Thursday, April 11, 2013

April 10th Box Score Ephemera

***25 RUNS IN A GAME***
Technically, this belongs in yesterday's ephemera, but it took me some time to research, so I present it today. In the pitching duel that occurred in the Houston-Seattle game, a total of 25 runs were scored (16-9). How many games in baseball history have had at least 25 runs scored? The answer is 842 out of over 160,000 regular season games played since 1916, or about .5%. Whether that's a big number or not is for you to determine. There have been over 6,000 games in which one or both teams scored at least 13 runs, with the incidence (not corrected for the number of games) shown below:

Yet more proof that a new era of diminished offensive output is upon us. And for fun, the record for teams that score at least 13 runs is 6096-114-8--it probably wasn't a fun day for those 114 teams that scored 13 or more runs and lost. Ask last year's Red Sox, who lost 14-13 to the Angels on August 23rd.

This goes back even further, but I'm a close to finishing out play-by-play data for the 2009 season. Andy LaRoche of the Pirates had this game against the Reds on October 2nd, 2009:
1st inning--doubled off 1st on a line drive double play by Ryan Doumit
3rd inning--singles and drives in pitcher Daniel McCutchen and Andrew McCutchen (who are not related, as a brief view of their pictures will make abundantly clear), thrown out trying to advance to 2B
8th inning--singles, thrown out trying to advance to 2B
There's aggressive base running and just-take-what-you're-given base running--LaRoche would have been well-advised to stick with what he was given that day.

Well, strictly speaking, not so much GDP instead of the manner in which two outs are made in one at-bat. In the bottom of the 6th, Ranger Mitch Moreland hit into your typical  2B-SS-1B double play in which the lead runner (Jeff Baker) was ruled out on interference and Moreland thrown out at 1st. In the bottom of the 8th, Leonys Martin batted into the more typical flyball-runner thrown out at home (Adrian Beltre). Both of these are base running mistakes just like the ones referenced in the comment above. What I didn't say was that in the past four years, the typical team makes about 50 base running miscues like this per year (I discussed this in this post), and to have two in a game (or three in a game BY ONE PERSON like the unfortunate Andy LaRoche above), you're entering rarefied territory, and not in a positive manner.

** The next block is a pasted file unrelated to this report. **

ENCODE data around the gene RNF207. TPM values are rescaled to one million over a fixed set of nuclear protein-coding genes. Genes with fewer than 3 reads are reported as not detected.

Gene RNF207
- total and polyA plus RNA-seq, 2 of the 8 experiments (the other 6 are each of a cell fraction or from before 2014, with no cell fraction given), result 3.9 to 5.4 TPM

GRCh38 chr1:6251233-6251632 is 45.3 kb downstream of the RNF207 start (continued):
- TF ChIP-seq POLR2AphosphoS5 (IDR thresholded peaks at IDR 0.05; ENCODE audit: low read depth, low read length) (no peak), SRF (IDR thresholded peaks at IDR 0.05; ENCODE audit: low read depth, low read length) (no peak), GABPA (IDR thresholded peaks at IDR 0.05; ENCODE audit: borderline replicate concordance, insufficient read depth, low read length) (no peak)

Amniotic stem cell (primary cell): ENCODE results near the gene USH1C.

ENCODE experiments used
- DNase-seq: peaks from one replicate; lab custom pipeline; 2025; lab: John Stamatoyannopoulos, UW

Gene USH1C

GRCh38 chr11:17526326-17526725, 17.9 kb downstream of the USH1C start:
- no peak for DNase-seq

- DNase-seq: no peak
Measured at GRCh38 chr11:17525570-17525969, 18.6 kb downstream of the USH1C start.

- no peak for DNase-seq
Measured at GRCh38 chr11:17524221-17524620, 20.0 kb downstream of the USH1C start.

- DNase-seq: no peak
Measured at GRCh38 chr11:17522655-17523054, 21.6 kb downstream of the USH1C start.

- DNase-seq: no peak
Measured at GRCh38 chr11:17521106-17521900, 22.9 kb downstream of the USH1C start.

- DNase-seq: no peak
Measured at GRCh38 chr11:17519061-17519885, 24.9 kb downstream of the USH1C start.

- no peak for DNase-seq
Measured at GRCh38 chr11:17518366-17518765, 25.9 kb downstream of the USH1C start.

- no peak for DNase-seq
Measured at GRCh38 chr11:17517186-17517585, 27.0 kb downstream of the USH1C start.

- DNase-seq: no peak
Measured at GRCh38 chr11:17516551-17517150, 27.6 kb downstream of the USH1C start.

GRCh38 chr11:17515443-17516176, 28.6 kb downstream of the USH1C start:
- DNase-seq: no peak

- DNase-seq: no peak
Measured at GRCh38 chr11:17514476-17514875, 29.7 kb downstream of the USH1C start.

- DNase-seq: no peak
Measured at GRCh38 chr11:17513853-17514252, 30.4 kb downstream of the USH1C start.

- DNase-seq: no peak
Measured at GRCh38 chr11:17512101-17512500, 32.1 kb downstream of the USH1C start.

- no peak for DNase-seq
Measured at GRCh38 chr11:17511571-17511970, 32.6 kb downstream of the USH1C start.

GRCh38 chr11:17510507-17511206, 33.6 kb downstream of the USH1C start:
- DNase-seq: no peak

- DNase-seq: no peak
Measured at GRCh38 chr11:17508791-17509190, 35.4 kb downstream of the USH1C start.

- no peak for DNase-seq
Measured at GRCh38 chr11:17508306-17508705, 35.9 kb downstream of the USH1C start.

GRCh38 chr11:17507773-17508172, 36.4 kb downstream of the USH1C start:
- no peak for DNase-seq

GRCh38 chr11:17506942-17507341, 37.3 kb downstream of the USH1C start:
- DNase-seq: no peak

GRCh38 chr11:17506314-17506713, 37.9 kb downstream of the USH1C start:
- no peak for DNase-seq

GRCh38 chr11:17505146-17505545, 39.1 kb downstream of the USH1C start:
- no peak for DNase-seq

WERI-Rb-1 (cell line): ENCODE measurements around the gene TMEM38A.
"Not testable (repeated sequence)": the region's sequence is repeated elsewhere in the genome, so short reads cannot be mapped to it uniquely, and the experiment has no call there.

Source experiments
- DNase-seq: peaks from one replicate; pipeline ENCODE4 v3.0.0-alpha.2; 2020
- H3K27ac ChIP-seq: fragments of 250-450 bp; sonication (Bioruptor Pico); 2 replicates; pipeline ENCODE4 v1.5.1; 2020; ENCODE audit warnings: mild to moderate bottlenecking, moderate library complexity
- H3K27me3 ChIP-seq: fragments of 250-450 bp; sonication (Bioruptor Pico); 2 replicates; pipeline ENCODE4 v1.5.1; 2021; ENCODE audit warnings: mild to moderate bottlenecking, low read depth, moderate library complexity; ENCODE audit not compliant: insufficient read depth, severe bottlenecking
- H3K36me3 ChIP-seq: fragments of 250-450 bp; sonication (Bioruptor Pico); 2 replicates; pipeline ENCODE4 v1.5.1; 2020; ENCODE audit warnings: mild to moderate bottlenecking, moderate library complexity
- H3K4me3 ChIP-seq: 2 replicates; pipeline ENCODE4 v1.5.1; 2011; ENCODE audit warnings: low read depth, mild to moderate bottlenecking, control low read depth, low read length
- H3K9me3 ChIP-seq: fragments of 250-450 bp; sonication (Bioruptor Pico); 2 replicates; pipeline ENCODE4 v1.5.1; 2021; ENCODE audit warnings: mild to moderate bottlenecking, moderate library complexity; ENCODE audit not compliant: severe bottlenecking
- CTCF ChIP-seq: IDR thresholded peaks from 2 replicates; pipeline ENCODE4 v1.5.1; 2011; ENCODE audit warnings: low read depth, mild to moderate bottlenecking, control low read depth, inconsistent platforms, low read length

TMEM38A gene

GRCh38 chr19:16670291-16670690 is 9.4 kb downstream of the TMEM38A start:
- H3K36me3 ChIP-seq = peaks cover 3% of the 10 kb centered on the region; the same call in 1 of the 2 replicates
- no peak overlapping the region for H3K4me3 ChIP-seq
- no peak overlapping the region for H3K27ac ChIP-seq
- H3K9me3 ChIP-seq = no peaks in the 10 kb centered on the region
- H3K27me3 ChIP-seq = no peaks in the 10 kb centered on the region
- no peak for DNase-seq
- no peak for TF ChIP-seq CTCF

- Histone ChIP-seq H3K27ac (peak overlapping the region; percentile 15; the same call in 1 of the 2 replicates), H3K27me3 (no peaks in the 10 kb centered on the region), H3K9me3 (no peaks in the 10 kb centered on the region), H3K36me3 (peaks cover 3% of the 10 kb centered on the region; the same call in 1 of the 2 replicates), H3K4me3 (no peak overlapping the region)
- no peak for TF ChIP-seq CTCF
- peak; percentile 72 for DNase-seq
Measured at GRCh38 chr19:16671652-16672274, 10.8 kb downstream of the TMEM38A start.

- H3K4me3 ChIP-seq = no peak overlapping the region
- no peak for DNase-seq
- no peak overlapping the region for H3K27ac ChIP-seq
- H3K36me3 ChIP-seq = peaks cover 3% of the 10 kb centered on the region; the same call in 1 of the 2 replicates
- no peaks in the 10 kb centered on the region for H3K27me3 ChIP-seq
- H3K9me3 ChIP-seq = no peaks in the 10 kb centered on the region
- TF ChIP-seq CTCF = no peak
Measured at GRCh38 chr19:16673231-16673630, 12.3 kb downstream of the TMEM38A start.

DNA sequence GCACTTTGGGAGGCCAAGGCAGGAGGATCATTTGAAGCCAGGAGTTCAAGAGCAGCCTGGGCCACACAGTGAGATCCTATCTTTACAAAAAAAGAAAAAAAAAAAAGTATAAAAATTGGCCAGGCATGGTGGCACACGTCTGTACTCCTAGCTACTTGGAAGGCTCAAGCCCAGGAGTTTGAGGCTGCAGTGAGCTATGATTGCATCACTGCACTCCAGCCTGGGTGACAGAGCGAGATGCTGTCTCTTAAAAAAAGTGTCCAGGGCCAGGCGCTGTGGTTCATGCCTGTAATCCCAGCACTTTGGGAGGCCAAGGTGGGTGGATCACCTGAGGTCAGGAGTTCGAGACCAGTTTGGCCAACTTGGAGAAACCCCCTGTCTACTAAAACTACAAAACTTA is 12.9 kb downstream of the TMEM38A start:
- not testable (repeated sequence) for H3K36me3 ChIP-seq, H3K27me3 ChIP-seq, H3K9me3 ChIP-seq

Kyle Skipworth of the Marlins made his major league debut last night, pinch-hitting in the bottom of the 7th with the Marlins on the wrong end of a 7-0 game against the red-hot Braves. No pressure, good spot to get your feet wet, but still, grounding into a double play probably wasn't what he had in mind.

In the Phillies 7-3 victory over the Mets, the Phils scored all seven of their runs with home runs. I'm sure I'm imagining it, but it sure seems like this is occurring with some frequency this year. If only there was a way to measure it...

 This is a two-axis chart, so be sure to look at it carefully. The red line is runs per game from 1901-2013, showing that (with some exceptions), the MLB average of runs is in the 4-4.5 range, with clear drops in the Dead Ball Era and a lesser one in the mini-Dead Ball Era of the 1960s. The second line is an attempt to measure the effect of home runs on runs and is simply a ratio of the home runs to total runs scored. I leave it to you to make distinctions, but there is an uptick that begins around 2007--it's small, but it does suggest the greater reliance on the home run to score runs. You can see the raw data used at this page on

***10-0 GAMES***
Busy day, but this is it--both the Cardinals and Giants won their games 10-0, making me wonder if there had ever been two 10-0 games on the same day in baseball history. Oddly enough, this has happened three times:

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